The Spanish automotive manufacturers’ association, Anfac, has just released its annual Maritime Port Logistics Grading study, which identifies Santander (pictured), Sagunto and Pasajes ports as currently the best for vehicle processing in Spain.

One of the significant conclusions of the report, however, is that the overall grading for port logistics declined because of the strong impact that last year’s strike by stevedores had on the automotive sector. The strike action over labour reforms affected ports across Spain, though vehicle stevedores were exempted from the deregulation.

Some ports were also marked down in the Anfac survey because their facilities were working beyond capacity, while overall it was noted that there was a “need to improve handling during the loading and unloading of vehicles on board vessel to achieve greater compliance with the instructions of the [various] brand[s]”.

One aspect the study identified as being key was good road access to ports.

The study welcomed the proactive nature of the port community, characterising it as being “very positive” when finding solutions and improving the overall customer service on offer.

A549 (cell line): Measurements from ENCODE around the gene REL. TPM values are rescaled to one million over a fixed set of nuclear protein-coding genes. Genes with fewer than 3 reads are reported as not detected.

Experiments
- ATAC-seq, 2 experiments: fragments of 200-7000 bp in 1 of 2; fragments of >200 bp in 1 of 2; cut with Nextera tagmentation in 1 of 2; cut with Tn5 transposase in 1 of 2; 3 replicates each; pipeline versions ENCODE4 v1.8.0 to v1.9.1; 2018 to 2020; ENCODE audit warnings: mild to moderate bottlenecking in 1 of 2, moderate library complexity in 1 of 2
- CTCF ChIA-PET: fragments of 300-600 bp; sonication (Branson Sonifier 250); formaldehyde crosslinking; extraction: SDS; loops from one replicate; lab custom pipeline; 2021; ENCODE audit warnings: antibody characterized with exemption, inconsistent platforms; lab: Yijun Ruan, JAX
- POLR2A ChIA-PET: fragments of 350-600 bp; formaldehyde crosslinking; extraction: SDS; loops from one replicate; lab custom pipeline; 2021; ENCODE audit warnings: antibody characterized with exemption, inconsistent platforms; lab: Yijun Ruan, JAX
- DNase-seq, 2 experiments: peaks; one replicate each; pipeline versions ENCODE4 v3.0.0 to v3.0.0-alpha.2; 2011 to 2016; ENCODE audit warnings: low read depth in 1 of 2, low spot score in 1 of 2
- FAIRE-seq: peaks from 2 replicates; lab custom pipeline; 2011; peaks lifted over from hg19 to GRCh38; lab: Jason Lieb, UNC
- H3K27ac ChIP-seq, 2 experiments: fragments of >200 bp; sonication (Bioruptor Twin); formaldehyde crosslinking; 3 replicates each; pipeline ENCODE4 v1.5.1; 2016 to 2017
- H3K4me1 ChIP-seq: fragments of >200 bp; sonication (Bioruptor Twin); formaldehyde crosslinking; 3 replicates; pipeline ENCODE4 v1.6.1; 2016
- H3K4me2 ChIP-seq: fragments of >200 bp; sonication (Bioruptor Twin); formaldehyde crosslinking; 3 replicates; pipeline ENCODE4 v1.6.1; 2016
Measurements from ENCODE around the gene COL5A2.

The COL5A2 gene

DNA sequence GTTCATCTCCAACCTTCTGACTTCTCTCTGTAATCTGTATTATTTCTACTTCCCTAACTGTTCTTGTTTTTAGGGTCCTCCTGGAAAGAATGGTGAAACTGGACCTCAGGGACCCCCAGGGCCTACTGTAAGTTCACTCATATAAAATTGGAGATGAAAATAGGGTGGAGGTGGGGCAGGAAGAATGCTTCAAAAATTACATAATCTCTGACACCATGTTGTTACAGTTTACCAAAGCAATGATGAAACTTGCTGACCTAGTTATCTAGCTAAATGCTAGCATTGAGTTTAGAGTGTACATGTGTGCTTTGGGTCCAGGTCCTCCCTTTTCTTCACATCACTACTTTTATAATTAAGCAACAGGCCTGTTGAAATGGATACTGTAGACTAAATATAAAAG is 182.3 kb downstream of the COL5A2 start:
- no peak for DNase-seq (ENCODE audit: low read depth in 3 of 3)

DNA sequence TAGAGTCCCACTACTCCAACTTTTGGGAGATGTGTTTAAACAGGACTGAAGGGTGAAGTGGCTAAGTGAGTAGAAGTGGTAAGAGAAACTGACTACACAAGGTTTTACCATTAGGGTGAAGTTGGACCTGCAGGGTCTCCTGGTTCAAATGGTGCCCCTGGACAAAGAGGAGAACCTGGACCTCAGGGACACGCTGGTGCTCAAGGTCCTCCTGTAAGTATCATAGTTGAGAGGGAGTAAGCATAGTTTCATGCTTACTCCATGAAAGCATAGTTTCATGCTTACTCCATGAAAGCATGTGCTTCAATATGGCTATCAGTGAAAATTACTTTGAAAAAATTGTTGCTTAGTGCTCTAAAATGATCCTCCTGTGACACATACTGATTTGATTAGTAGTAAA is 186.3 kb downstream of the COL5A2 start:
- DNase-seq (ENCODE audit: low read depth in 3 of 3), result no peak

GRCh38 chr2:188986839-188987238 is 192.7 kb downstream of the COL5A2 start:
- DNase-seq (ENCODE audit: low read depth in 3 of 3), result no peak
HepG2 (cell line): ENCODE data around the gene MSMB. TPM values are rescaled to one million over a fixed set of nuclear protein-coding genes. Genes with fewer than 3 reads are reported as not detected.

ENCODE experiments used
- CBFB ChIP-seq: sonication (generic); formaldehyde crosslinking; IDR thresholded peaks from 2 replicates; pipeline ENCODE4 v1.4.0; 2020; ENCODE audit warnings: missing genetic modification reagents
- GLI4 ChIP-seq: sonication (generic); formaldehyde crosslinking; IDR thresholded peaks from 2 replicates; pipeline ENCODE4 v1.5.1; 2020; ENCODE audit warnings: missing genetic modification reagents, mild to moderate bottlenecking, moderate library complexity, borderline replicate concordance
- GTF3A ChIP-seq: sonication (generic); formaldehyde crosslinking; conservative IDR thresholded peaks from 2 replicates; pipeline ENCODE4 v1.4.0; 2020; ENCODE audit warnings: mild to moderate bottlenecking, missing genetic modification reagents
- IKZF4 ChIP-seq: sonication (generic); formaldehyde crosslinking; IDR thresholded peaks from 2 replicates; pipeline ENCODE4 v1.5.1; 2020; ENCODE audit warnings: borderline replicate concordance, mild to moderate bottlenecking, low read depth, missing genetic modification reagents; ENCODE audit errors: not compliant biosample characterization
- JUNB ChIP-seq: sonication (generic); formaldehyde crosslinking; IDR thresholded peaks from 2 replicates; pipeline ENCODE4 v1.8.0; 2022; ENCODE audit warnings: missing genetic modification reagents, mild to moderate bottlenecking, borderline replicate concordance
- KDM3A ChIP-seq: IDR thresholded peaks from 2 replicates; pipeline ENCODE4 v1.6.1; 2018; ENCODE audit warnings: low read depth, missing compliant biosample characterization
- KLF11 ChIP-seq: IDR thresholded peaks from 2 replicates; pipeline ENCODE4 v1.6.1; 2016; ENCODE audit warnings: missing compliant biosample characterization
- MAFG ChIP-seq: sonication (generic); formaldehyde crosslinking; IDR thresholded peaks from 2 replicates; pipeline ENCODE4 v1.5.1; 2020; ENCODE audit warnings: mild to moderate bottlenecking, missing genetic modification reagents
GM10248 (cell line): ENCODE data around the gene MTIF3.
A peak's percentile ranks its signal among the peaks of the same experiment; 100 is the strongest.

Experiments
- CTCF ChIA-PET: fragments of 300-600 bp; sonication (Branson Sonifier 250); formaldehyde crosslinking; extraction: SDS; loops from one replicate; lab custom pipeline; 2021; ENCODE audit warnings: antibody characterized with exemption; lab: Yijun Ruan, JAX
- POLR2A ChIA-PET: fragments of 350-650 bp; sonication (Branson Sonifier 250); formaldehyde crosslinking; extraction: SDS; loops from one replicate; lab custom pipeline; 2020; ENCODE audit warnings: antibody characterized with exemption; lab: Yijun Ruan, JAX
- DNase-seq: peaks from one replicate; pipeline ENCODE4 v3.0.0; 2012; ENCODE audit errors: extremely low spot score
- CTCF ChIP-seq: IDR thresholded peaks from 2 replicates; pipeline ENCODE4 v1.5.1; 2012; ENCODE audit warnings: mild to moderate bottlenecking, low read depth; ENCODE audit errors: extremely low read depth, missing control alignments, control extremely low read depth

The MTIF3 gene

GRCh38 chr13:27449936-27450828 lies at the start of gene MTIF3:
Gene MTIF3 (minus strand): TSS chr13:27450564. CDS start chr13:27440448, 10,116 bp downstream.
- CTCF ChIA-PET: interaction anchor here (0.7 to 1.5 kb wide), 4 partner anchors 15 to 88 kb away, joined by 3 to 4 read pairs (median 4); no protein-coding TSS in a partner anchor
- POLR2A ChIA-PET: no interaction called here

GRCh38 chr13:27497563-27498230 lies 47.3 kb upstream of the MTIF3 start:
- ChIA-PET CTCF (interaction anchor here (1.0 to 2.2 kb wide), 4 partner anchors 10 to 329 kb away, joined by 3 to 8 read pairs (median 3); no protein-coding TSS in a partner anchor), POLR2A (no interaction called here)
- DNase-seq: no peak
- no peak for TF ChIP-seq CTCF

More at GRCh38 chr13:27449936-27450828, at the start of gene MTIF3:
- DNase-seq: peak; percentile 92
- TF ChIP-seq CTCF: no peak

The study also set out to give a series of recommendations as to how ports could improve their logistics capabilities for the automotive industry. Above all, it said manufacturers want to see more service flexibility and competitive costs. Additionally, they are asking for more training of front line personnel, the adaptation of ports to meet the needs of new alternative vehicles; and moves to improve connectivity of ports vis-a-vis the main rail truck routes used by the industry.

Exports up in JuneFigures compiled by Anfac show that the Spanish automotive industry produced 1.6m vehicles in the first half of 2018, an increase of 4.2% over the corresponding 2017 period. In June alone, the country’s vehicle makers built 278,748 units.

In 2017, the Spanish automotive sector moved close to moving 3.3m vehicles through its ports, which was an increase of 1.2% over 2016.

The overall number of vehicles moved (both import-export and domestic) grew by 0.6% to 5.4m units, with maritime transport responsible for 46% of the total, compared to 44% in 2016. Both road and rail transport declined, the former from 41% to 40%, the latter from 15.2% to 14.2%.

Eight ports handled around 2.9m vehicles between them: Barcelona, Málaga, Pasajes, Sagunto, Santander, Tarragona, Valencia and Vigo. That amounted to 90% of all Spanish maritime automotive traffic. Of these, Santander, Sagunto and Pasajes were graded highest, being awarded a score of 4.2 out of a possible 5.

Exports in June were up 12.9% at 233,370 units, thanks to strong markets in France, Germany and Eastern Europe, as well as there being something of a recovery in exports to North African countries such as Algeria and Egypt, offsetting declining markets in the UK, Turkey and Italy.